WYLD, James Sr. (1790-1836). Mexico the British Possessions in North America and the United States … 1846.
WYLD, James Sr. (1790-1836).
Mexico the British Possessions in North America and the United States … 1846.
Engraved case map; printed on two sheets, dissected into 36 sections and mounted on linen, edged in green silk, contemporary outline hand coloring.
56 ⅞” x 53” sheet, 60” x 64” framed.
A superbly detailed large scale English map of North America at the onset of the Mexican American war. England’s position favored Mexico, in part because it was an ally but mostly because English mills needed Texan cotton to compete with American supplies.
Wyld's 1846 Map of the Mexico and the United States is one of the rarest and most fascinating maps of the region from the period.
Wyld's map of Mexico and the United States was specifically prepared for the London market at the outset of the Mexican-American War, capitalizing on British interests in the region, including Britain's own aspirations for possession of Texas and part of the disputed regions in Oregon Territory, which were resolved in this time period.
The map is a fascinating amalgam of information dating from Lewis & Clark to the early 1840s. The detail of the map is truly extraordinary, both in terms of content and as a snapshot of American history. The earliest information provided by the map includes a number of boundary lines and other details set in the years prior to Lewis & Clark. Lewis & Clarks' route to the Pacific and back is tracked, and the map includes several notes on the observations of the exploring party. An offshoot route from main route shows Colter's route in 1807.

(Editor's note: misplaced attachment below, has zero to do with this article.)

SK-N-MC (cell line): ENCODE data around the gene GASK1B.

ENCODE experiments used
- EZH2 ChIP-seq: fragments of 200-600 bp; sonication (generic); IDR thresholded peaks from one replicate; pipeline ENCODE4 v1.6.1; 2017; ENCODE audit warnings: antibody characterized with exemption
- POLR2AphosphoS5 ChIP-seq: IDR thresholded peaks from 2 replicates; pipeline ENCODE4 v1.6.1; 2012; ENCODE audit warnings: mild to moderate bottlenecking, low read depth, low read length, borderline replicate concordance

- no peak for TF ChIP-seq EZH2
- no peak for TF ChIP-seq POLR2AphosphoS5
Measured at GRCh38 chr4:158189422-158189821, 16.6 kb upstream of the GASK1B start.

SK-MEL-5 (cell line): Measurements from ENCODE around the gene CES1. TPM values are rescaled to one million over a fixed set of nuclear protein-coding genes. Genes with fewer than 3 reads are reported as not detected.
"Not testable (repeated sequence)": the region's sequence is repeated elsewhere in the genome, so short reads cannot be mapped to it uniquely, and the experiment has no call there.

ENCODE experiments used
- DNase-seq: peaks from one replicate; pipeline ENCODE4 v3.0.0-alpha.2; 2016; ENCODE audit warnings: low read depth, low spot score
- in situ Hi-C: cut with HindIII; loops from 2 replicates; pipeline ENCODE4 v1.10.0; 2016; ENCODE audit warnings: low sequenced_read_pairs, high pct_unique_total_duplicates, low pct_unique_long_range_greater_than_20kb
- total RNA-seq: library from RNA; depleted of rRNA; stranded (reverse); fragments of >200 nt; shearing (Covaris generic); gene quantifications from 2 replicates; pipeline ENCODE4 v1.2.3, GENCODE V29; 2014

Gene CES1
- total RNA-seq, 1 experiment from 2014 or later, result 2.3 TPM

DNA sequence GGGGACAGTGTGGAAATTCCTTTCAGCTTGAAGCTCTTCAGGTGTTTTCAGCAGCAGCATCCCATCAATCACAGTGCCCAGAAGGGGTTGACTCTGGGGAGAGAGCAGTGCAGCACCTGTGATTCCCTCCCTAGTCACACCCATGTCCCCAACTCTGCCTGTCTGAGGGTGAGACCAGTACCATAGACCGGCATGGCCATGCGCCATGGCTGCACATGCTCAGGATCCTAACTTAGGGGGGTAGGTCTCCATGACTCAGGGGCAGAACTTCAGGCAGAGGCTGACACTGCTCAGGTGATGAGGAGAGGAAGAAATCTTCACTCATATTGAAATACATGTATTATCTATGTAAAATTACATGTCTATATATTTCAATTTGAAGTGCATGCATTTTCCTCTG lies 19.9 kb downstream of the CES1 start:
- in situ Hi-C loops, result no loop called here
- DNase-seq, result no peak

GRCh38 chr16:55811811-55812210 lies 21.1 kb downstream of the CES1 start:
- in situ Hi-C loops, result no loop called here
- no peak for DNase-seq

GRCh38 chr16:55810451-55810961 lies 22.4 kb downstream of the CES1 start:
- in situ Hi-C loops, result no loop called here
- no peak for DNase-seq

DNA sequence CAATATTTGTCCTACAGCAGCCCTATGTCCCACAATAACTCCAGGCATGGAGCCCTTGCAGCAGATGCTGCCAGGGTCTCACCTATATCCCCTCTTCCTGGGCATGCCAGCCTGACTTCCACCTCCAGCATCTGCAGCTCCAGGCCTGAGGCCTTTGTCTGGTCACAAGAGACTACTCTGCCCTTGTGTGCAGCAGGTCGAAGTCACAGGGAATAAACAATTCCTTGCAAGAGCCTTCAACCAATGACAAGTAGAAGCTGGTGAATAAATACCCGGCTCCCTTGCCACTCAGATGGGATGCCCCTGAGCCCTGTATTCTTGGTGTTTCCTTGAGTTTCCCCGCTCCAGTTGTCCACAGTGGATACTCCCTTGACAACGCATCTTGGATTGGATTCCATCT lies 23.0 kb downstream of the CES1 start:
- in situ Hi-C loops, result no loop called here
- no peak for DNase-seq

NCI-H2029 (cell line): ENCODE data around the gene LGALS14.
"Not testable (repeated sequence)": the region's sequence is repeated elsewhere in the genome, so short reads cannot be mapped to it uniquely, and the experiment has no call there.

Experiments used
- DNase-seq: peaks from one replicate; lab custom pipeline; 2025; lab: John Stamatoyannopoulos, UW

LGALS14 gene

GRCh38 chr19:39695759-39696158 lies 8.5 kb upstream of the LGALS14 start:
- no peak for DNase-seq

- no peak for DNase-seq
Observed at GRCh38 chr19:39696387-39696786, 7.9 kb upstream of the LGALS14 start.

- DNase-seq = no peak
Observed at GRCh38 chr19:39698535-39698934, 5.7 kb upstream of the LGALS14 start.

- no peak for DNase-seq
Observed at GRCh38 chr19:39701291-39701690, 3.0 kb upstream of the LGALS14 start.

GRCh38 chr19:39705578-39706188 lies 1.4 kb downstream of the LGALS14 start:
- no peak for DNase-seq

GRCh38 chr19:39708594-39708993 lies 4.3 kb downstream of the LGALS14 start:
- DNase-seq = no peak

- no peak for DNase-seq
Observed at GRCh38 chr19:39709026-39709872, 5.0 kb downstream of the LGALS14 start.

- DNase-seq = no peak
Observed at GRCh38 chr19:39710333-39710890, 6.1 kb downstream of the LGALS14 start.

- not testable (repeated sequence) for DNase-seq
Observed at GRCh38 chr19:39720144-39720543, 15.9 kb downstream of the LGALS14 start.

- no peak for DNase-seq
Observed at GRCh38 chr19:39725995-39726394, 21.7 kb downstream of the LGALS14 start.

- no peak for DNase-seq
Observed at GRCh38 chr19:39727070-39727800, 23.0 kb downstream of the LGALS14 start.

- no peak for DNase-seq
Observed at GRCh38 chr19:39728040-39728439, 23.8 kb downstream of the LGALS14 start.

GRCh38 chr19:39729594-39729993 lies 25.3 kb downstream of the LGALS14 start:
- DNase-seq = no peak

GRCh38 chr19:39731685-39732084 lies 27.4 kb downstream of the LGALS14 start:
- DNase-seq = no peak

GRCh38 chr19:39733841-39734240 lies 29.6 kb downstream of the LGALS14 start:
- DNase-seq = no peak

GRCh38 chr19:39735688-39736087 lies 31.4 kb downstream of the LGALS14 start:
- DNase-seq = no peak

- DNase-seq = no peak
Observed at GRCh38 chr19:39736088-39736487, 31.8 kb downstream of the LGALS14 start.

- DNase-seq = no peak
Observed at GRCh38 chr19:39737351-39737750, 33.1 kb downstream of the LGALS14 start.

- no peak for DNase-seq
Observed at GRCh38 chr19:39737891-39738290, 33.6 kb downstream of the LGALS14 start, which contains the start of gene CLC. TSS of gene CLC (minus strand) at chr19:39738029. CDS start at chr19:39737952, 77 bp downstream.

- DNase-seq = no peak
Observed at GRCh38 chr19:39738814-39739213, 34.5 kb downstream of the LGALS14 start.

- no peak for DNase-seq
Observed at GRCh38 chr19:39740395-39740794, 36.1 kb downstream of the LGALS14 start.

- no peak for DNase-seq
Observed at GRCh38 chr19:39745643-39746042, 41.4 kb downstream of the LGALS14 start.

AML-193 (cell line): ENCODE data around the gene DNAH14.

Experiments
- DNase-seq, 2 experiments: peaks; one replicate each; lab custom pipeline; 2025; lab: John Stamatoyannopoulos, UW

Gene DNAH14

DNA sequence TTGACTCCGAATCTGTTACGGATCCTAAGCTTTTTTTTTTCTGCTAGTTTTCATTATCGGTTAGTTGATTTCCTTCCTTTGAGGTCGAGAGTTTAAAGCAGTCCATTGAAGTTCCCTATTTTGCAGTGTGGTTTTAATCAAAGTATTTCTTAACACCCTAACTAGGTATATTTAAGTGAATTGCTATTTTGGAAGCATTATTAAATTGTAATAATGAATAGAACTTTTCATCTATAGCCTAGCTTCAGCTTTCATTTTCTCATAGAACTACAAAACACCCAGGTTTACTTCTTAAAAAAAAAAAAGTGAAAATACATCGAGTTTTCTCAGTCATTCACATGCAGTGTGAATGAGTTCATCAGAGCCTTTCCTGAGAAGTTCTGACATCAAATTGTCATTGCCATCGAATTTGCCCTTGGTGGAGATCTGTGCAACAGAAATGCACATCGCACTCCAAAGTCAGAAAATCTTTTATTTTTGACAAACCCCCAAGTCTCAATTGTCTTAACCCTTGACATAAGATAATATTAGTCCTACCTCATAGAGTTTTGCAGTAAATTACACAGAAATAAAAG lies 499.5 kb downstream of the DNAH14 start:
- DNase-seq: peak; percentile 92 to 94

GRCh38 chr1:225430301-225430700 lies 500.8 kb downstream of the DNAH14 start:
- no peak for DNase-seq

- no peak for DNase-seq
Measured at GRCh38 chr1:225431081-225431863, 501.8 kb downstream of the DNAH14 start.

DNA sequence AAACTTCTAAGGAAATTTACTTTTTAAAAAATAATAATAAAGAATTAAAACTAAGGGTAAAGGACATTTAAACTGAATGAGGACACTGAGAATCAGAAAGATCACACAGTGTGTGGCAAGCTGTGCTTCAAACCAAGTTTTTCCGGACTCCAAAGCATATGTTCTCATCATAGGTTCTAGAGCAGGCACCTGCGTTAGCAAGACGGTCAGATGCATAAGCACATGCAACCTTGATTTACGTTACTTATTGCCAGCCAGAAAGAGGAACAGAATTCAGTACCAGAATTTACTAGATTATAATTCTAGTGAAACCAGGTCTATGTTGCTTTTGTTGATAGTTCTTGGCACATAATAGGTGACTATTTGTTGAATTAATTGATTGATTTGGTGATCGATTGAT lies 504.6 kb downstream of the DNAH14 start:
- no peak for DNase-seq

John Wyld was one of the most prolific publishers of separately issued maps during the 19th Century. His 6 (and later 7) sheet map of North America is a testament to Wyld's publishing accumen. First published in 1823, the map was periodically updated to incorporate new discoveries. However, Wyld had the curious habit of frequently leaving older information on the map, making for a very curious mix of geographical details.